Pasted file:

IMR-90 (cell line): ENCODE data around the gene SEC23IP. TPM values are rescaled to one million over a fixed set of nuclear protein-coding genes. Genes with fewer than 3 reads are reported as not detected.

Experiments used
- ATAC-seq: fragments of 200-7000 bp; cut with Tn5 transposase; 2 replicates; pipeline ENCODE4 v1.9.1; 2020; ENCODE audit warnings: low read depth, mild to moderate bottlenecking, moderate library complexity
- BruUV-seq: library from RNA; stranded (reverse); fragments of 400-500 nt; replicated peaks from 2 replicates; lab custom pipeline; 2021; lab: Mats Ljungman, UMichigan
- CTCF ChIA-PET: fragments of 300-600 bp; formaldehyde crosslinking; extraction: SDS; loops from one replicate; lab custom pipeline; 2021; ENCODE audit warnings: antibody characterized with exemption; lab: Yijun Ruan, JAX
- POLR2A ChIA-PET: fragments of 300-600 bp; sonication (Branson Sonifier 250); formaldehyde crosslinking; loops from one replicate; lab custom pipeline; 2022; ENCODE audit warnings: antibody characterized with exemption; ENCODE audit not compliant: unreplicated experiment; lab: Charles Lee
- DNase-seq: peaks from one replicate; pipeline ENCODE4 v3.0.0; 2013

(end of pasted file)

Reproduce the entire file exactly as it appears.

IMR-90 (cell line): ENCODE data around the gene SEC23IP. TPM values are rescaled to one million over a fixed set of nuclear protein-coding genes. Genes with fewer than 3 reads are reported as not detected.

Experiments used
- ATAC-seq: fragments of 200-7000 bp; cut with Tn5 transposase; 2 replicates; pipeline ENCODE4 v1.9.1; 2020; ENCODE audit warnings: low read depth, mild to moderate bottlenecking, moderate library complexity
- BruUV-seq: library from RNA; stranded (reverse); fragments of 400-500 nt; replicated peaks from 2 replicates; lab custom pipeline; 2021; lab: Mats Ljungman, UMichigan
- CTCF ChIA-PET: fragments of 300-600 bp; formaldehyde crosslinking; extraction: SDS; loops from one replicate; lab custom pipeline; 2021; ENCODE audit warnings: antibody characterized with exemption; lab: Yijun Ruan, JAX
- POLR2A ChIA-PET: fragments of 300-600 bp; sonication (Branson Sonifier 250); formaldehyde crosslinking; loops from one replicate; lab custom pipeline; 2022; ENCODE audit warnings: antibody characterized with exemption; ENCODE audit not compliant: unreplicated experiment; lab: Charles Lee
- DNase-seq: peaks from one replicate; pipeline ENCODE4 v3.0.0; 2013